Measuring the Movement of Globular Star Clusters Visualization
[Left] — This is a Hubble Space Telescope image of a portion of the globular star cluster NGC 5466. It is among 150 compact islands of stars that orbit our Milky Way galaxy like bees buzzing around a hive. The orbital speed of the cluster can be used to estimate the total mass of our galaxy. The more massive the Milky Way, the faster the cluster is moving under the pull of gravity.
[Right] — To clock the cluster's velocity, Hubble images taken ten years apart were compared. Hubble's view is so sharp it can be used to measure the motion of the cluster's stars by their offset positions between observing epochs. A grid in the background helps to illustrate the stellar motion in the foreground cluster (located 52,000 light-years away). Notice that background galaxies (top right of center, bottom left of center) do not appear to move because they are so much farther away, many millions of light-years. The precise measurements, when combined with other data, show that the Milky Way weighs in at about 1.5 trillion solar masses. Only a few percent of this comes from its population of approximately 200 billion stars. Most of the rest is locked away in an invisible mass called dark matter.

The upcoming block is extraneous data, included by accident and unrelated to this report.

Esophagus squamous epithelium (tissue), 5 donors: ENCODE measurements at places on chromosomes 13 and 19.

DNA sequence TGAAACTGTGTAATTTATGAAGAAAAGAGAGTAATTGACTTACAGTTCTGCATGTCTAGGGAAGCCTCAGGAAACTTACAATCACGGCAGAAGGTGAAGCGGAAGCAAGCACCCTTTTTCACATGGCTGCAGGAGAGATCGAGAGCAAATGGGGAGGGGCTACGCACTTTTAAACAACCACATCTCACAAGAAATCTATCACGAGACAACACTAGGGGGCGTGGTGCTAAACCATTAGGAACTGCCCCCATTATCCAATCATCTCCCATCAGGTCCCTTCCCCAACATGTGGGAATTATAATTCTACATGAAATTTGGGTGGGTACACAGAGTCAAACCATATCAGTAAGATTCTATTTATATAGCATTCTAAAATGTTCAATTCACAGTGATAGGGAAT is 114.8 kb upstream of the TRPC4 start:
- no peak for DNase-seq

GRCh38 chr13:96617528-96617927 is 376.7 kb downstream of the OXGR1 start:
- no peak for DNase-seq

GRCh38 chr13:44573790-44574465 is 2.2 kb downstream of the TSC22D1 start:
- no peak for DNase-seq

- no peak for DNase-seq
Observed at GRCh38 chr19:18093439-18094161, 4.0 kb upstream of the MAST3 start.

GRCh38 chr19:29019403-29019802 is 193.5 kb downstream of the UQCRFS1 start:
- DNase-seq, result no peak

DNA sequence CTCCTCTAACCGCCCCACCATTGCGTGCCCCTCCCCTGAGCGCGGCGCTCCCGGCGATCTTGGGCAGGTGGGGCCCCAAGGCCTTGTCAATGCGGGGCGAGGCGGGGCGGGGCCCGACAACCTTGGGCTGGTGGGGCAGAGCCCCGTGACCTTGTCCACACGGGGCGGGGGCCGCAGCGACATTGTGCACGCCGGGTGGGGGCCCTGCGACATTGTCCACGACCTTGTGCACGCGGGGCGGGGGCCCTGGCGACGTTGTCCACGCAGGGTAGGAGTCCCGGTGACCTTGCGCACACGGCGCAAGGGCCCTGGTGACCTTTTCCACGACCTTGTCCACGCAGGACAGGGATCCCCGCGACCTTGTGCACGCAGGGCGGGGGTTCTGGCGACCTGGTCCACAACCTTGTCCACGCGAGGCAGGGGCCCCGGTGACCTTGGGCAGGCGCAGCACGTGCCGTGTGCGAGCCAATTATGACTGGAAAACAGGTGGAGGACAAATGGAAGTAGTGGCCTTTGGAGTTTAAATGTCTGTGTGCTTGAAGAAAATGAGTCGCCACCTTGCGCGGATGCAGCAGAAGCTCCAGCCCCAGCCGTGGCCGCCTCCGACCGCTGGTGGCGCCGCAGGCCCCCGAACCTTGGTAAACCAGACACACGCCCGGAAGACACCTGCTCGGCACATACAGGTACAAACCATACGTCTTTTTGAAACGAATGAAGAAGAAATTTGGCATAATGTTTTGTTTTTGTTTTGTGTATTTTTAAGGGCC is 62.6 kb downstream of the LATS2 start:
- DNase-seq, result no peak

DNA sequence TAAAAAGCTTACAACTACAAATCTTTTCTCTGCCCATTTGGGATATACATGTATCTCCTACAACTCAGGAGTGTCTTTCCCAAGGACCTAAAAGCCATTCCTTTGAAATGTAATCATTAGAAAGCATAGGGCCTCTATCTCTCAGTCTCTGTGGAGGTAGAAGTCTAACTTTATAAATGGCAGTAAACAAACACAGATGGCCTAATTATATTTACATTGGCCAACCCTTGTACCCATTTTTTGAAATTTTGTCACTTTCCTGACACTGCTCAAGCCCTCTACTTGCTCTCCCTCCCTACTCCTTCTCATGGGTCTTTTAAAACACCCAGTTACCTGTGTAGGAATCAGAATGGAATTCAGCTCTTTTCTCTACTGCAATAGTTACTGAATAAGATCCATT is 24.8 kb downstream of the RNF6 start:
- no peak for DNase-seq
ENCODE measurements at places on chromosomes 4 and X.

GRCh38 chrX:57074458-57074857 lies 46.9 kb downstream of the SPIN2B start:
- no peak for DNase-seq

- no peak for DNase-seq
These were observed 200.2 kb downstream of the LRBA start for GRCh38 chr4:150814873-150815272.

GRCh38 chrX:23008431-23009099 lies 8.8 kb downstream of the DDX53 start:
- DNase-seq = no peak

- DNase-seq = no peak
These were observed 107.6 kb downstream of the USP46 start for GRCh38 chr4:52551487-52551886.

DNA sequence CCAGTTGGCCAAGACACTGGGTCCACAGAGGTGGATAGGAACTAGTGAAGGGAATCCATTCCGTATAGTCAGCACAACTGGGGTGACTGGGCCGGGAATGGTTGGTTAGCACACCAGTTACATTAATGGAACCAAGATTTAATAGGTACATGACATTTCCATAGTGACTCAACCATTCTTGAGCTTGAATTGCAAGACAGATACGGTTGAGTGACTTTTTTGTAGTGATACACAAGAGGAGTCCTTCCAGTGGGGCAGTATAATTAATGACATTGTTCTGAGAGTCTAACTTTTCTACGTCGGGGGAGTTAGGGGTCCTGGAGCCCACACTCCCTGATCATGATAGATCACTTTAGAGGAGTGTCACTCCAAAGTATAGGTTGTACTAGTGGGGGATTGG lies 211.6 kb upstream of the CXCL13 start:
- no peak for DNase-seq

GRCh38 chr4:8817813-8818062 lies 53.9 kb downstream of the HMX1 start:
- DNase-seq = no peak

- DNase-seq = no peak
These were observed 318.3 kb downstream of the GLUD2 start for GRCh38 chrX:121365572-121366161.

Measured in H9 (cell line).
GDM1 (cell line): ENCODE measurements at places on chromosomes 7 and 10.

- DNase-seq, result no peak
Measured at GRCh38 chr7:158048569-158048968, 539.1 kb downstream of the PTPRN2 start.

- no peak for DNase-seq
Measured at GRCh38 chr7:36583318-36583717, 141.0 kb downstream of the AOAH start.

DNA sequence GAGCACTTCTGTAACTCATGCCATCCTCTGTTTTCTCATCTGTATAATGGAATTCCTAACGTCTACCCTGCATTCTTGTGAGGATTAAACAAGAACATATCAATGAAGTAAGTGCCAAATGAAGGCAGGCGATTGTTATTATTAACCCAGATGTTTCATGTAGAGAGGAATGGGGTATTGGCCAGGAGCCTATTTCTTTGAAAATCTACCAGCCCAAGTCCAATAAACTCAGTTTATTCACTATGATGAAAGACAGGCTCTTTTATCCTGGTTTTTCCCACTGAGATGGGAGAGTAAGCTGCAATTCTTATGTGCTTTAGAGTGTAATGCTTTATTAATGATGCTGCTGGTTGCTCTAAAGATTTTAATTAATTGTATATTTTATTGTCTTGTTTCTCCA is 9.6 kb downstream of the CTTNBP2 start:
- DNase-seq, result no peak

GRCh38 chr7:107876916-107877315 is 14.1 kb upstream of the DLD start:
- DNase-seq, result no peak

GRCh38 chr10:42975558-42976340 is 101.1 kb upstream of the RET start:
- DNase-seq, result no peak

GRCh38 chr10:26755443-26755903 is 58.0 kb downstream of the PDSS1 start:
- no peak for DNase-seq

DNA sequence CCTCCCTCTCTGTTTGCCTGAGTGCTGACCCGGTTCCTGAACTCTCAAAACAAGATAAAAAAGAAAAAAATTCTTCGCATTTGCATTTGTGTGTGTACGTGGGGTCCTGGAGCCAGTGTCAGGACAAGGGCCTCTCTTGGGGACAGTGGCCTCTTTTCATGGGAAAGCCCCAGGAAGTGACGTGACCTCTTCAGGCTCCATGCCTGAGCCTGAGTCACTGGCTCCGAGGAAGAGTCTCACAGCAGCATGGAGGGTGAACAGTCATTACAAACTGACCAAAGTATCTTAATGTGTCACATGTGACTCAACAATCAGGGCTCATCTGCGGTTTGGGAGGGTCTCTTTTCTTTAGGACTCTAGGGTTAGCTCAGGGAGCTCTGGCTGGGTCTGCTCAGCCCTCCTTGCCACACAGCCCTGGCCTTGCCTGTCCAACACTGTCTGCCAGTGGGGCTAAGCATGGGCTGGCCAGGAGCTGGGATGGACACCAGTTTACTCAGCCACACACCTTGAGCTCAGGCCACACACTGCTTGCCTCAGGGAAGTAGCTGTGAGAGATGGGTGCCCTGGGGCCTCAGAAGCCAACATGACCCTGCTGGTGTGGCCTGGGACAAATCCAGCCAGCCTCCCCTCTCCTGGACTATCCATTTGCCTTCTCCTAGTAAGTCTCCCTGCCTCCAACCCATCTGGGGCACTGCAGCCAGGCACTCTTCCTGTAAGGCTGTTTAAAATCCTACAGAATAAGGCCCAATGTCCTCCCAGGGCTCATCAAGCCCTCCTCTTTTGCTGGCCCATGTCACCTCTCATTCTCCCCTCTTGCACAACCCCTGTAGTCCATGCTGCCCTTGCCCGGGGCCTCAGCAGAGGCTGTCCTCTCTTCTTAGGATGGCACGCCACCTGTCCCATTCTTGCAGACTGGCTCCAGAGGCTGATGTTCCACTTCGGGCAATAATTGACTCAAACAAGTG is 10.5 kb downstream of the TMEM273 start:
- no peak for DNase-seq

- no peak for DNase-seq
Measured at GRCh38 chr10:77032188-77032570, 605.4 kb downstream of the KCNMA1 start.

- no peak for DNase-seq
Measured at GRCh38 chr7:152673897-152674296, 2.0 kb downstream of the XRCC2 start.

Publication: March 7, 2019